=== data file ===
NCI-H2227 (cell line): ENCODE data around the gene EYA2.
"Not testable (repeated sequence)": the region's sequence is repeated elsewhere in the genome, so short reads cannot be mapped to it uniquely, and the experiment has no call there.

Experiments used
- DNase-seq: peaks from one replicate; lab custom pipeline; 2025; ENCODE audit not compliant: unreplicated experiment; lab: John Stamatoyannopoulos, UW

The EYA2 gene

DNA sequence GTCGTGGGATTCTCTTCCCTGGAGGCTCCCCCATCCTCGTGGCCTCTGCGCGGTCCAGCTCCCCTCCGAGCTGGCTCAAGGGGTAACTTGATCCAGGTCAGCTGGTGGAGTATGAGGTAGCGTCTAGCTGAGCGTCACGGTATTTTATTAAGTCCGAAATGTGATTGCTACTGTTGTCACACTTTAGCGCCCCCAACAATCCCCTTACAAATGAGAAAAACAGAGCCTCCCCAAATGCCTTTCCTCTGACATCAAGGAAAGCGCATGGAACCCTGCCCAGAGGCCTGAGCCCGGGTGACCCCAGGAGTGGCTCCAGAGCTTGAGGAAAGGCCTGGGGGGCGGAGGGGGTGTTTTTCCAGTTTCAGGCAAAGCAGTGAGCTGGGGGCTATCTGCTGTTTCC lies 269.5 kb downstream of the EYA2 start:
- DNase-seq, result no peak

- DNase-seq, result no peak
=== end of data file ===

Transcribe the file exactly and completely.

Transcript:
NCI-H2227 (cell line): ENCODE data around the gene EYA2.
"Not testable (repeated sequence)": the region's sequence is repeated elsewhere in the genome, so short reads cannot be mapped to it uniquely, and the experiment has no call there.

Experiments used
- DNase-seq: peaks from one replicate; lab custom pipeline; 2025; ENCODE audit not compliant: unreplicated experiment; lab: John Stamatoyannopoulos, UW

The EYA2 gene

DNA sequence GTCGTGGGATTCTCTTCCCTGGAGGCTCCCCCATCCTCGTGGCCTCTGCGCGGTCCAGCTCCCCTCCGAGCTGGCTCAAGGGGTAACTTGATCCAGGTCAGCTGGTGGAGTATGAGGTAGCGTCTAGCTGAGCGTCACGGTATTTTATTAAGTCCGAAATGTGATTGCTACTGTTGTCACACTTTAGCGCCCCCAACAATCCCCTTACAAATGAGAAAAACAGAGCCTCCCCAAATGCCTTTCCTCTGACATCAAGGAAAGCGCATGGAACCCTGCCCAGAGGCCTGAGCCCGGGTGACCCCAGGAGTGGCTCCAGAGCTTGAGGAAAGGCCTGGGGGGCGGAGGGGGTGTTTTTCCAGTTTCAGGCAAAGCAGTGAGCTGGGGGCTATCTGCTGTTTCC lies 269.5 kb downstream of the EYA2 start:
- DNase-seq, result no peak

- DNase-seq, result no peak